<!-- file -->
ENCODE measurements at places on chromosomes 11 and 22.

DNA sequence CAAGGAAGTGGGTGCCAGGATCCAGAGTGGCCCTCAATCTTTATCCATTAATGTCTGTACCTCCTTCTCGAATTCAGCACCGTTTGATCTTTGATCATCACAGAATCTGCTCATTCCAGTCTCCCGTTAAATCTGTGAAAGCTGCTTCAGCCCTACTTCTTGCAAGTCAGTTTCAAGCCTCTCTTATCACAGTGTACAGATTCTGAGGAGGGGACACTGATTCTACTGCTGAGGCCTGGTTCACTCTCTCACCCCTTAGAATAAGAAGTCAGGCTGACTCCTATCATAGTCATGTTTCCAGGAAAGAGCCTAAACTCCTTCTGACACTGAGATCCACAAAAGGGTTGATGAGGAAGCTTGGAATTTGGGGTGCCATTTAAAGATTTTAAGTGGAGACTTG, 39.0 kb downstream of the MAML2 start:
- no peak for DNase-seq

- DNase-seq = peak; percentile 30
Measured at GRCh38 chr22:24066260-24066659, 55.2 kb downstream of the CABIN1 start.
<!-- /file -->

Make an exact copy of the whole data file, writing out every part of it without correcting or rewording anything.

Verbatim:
ENCODE measurements at places on chromosomes 11 and 22.

DNA sequence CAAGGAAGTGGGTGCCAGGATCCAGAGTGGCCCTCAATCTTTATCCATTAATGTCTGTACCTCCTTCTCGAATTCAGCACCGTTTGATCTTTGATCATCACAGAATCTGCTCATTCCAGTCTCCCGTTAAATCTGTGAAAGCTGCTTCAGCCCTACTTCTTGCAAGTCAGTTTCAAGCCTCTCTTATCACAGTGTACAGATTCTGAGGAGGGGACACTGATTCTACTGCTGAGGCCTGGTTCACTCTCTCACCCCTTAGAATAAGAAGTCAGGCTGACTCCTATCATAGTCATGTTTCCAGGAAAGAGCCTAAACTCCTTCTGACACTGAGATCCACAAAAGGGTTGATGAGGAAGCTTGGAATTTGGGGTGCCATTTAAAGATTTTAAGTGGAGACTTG, 39.0 kb downstream of the MAML2 start:
- no peak for DNase-seq

- DNase-seq = peak; percentile 30
Measured at GRCh38 chr22:24066260-24066659, 55.2 kb downstream of the CABIN1 start.